I so agree with this guy on our strange "safety at all cost" mentality. I'm surprised we haven't started wrapping children in bubble wrap and only giving them soft food until they are 12!
So in addition to Gever Tulley's list of dangerous things kids should do, here is my list:
By cook I do not mean no-bake cookies. I mean using the cutting board and knives, stove and oven and grill. Kids should be involved in the whole process of bringing food to the table from planting seeds and harvesting vegetables to prepping them and serving them. If we had animals you'd better believe they'd be processing meat with us too!
2. Use tools.
The other day our art teacher walked in with her table easel in her arms rather than with it's handle because the handle had broken. So, while Meg was having her lesson, Israel got the box of screws, screwdrivers and wood glue and repaired her easel. Easy as pie. I didn't help him either.
The hinge on my cabinet in the kitchen was broken and it was hanging off the top hinge looking rather pitiful. Israel and Luc, power tools in hand repaired it. Gana and I didn't help them this time either.
Something recently ate my watermelon--just a baby one on the vine. Israel with sledge hammer, cable ties and garden netting created a cage around it to keep the birds and squirrels away. He did this by himself also.
Maybe you don't turn to your eight and nine year olds to do household repairs. But why not? They can figure it out. And they beam with pride at the praise I liberally heap on them--my manly little men!
3. Coast down our hill on the tricycle, go UP the slide and other "dangerous" play.
We have quite a hill in our backyard. The kids get on the tricycle or worse, the wagon, and let sail, nearly crashing into the fence every time. Everyone is still in one piece.
When we go to the playground I let them play without me telling them how to do it. They aren't allowed to impede anyone trying to go DOWN the slide, but as long as the coast is clear you may climb up, over, around, swing on your stomach, or dig a hole to China.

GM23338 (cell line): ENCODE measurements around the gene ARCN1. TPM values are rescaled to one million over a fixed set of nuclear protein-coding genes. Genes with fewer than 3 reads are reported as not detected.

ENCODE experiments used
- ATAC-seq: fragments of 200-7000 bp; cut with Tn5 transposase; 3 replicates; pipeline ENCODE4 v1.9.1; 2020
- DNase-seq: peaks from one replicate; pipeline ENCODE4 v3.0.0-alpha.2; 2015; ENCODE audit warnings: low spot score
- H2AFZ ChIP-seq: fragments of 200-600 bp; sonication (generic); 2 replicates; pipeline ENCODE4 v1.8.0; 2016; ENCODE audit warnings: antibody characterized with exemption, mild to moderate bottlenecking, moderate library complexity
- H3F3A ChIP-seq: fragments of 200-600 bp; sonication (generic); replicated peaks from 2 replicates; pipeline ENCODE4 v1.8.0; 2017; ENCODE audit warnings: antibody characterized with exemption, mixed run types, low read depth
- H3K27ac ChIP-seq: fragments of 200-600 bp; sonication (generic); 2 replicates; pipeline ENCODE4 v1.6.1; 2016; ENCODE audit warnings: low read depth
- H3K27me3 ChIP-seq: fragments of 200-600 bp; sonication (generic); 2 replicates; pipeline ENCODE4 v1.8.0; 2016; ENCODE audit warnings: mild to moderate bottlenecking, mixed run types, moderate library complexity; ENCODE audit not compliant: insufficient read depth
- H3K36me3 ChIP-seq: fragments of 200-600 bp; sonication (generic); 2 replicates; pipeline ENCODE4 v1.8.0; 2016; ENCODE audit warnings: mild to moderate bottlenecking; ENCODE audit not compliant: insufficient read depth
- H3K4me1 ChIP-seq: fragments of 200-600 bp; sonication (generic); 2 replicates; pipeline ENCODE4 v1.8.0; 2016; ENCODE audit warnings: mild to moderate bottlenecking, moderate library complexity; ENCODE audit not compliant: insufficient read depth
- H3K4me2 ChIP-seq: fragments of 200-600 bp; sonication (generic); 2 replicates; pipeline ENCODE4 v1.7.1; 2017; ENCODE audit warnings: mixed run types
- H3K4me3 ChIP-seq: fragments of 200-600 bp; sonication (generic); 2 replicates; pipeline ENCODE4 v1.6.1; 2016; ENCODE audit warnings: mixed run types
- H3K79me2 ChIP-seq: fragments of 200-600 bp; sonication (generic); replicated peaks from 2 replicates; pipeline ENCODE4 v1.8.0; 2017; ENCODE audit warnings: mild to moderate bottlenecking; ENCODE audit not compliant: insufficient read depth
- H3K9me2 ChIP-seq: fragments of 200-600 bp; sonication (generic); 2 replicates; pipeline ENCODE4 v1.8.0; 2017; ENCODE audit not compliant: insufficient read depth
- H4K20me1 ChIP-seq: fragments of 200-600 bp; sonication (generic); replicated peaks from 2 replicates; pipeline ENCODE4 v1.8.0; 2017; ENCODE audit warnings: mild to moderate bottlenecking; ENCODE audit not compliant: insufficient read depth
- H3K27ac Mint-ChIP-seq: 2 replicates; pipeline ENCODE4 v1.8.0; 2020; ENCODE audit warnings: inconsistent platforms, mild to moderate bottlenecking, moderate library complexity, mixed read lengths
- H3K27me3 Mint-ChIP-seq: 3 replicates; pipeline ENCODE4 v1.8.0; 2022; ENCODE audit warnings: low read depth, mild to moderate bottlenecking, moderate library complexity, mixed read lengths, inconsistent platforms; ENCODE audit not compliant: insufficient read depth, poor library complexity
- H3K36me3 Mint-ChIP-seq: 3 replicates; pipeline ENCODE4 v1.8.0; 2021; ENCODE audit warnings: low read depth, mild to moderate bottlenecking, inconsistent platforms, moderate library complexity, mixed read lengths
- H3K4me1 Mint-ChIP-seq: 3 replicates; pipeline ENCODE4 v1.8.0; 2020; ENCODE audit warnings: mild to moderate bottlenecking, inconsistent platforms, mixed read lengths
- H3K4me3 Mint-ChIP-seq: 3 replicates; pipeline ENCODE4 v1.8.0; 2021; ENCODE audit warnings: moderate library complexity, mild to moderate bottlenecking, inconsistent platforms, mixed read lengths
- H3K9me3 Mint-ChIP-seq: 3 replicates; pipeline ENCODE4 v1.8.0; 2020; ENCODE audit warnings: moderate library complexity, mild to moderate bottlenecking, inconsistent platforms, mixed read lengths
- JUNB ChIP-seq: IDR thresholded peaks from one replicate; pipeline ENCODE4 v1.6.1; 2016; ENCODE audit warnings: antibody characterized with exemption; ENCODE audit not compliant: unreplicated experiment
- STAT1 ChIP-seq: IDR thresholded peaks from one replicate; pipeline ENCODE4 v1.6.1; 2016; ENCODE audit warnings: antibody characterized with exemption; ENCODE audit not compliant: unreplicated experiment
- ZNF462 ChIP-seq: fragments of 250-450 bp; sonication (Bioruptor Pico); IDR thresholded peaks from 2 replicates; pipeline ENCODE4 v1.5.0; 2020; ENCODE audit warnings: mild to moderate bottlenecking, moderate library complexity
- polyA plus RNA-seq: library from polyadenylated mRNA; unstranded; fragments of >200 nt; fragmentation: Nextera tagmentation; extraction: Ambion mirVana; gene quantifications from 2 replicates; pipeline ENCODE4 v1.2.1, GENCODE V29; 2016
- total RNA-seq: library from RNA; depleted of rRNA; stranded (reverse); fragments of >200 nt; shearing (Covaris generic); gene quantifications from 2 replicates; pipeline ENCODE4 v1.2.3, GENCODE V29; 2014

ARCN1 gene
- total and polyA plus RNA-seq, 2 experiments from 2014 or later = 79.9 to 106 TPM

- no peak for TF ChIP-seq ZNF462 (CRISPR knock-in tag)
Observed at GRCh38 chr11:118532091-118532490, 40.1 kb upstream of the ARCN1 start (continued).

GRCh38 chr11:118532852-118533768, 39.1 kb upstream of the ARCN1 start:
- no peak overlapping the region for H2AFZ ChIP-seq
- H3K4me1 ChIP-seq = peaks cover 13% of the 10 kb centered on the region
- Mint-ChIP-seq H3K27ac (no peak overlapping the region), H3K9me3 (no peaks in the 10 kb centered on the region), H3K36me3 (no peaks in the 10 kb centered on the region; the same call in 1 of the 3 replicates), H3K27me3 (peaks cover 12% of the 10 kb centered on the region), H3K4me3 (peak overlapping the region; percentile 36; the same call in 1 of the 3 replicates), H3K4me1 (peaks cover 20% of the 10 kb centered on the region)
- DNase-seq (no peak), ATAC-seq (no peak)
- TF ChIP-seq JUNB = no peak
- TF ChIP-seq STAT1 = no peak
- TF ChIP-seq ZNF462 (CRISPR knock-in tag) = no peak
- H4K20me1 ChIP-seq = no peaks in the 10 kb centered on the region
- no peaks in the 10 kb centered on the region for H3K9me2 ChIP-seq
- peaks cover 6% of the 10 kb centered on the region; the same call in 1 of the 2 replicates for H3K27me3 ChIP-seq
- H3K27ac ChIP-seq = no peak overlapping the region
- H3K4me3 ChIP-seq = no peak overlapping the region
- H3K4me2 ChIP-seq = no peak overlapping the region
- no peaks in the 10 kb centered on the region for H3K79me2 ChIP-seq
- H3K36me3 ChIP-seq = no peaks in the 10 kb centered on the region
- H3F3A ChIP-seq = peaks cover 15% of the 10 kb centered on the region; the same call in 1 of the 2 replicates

4. Run their own bath water.
Sounds silly, I know, but I know moms who run their kids bath or shower way past the time the kids are capable of doing so on their own. Once they know the difference between the hot and the cold and how to operate the controls, they are on their own for taking their own showers. (But, if you come out not quite clean enough you'll have to do it again!)
5. Play with sling shots.
Yes, my boys have sling shots. No, no one has lost an eye.
Recently I was at the park with a friend and there was a flight of steps we had to negotiate around a fountain. I asked Israel to carry her stroller (laden with the lunch and diaper bag) up the stairs. No problem. It was slow going, but he was doing it. My sweet friend felt terrible! "I'll help him!" And she started after him. I had to stop her! She insisted that it was heavy and cumbersome. Indeed it was. But, I maintained, "It's good for boys to do difficult things. After all, you want to raise them to be men." For Israel to accomplish it on his own--though it take him a struggle and bang against his shins, empowered him and fed his chivalry. For me to intervene to "help" would have only communicated that I didn't believe he could do it on his own.
It's good for our kids to do things that are "too hard." It's good for them to be stretched and creative and free. More and more the world needs people who can think outside the box, are not afraid to take risks and don't mind breaking a few "rules."